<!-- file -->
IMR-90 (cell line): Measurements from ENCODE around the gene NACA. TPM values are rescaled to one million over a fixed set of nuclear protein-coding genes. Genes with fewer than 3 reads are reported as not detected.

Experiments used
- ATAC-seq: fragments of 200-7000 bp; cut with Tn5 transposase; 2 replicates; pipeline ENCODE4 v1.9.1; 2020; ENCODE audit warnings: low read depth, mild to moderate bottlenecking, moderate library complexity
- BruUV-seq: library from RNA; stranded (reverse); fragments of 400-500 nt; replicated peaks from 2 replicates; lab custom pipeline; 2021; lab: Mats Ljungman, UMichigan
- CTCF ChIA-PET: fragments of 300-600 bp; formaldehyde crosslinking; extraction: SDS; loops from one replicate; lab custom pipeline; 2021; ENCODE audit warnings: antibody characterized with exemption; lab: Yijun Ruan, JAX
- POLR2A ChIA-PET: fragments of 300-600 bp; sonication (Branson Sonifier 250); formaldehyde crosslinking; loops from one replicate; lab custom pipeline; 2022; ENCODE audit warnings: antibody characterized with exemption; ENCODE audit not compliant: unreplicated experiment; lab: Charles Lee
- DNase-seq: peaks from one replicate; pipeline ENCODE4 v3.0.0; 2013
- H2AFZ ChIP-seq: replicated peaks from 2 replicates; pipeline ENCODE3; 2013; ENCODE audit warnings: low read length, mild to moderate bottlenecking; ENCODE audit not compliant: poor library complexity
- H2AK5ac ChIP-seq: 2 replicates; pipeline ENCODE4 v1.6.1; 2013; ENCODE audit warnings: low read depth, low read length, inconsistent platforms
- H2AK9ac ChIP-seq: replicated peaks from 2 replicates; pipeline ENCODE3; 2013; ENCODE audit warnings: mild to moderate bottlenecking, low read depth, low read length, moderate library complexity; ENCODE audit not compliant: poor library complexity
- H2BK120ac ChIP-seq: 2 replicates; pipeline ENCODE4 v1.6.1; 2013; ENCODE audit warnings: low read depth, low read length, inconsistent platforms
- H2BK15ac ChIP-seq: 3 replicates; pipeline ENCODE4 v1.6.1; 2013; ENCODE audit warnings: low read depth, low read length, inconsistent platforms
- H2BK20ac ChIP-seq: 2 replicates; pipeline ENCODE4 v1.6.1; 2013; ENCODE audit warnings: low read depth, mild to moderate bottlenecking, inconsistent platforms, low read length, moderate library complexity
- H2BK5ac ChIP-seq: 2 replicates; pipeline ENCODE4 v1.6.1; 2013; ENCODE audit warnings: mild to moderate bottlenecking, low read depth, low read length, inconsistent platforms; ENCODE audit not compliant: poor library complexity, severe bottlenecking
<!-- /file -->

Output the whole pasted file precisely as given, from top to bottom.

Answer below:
IMR-90 (cell line): Measurements from ENCODE around the gene NACA. TPM values are rescaled to one million over a fixed set of nuclear protein-coding genes. Genes with fewer than 3 reads are reported as not detected.

Experiments used
- ATAC-seq: fragments of 200-7000 bp; cut with Tn5 transposase; 2 replicates; pipeline ENCODE4 v1.9.1; 2020; ENCODE audit warnings: low read depth, mild to moderate bottlenecking, moderate library complexity
- BruUV-seq: library from RNA; stranded (reverse); fragments of 400-500 nt; replicated peaks from 2 replicates; lab custom pipeline; 2021; lab: Mats Ljungman, UMichigan
- CTCF ChIA-PET: fragments of 300-600 bp; formaldehyde crosslinking; extraction: SDS; loops from one replicate; lab custom pipeline; 2021; ENCODE audit warnings: antibody characterized with exemption; lab: Yijun Ruan, JAX
- POLR2A ChIA-PET: fragments of 300-600 bp; sonication (Branson Sonifier 250); formaldehyde crosslinking; loops from one replicate; lab custom pipeline; 2022; ENCODE audit warnings: antibody characterized with exemption; ENCODE audit not compliant: unreplicated experiment; lab: Charles Lee
- DNase-seq: peaks from one replicate; pipeline ENCODE4 v3.0.0; 2013
- H2AFZ ChIP-seq: replicated peaks from 2 replicates; pipeline ENCODE3; 2013; ENCODE audit warnings: low read length, mild to moderate bottlenecking; ENCODE audit not compliant: poor library complexity
- H2AK5ac ChIP-seq: 2 replicates; pipeline ENCODE4 v1.6.1; 2013; ENCODE audit warnings: low read depth, low read length, inconsistent platforms
- H2AK9ac ChIP-seq: replicated peaks from 2 replicates; pipeline ENCODE3; 2013; ENCODE audit warnings: mild to moderate bottlenecking, low read depth, low read length, moderate library complexity; ENCODE audit not compliant: poor library complexity
- H2BK120ac ChIP-seq: 2 replicates; pipeline ENCODE4 v1.6.1; 2013; ENCODE audit warnings: low read depth, low read length, inconsistent platforms
- H2BK15ac ChIP-seq: 3 replicates; pipeline ENCODE4 v1.6.1; 2013; ENCODE audit warnings: low read depth, low read length, inconsistent platforms
- H2BK20ac ChIP-seq: 2 replicates; pipeline ENCODE4 v1.6.1; 2013; ENCODE audit warnings: low read depth, mild to moderate bottlenecking, inconsistent platforms, low read length, moderate library complexity
- H2BK5ac ChIP-seq: 2 replicates; pipeline ENCODE4 v1.6.1; 2013; ENCODE audit warnings: mild to moderate bottlenecking, low read depth, low read length, inconsistent platforms; ENCODE audit not compliant: poor library complexity, severe bottlenecking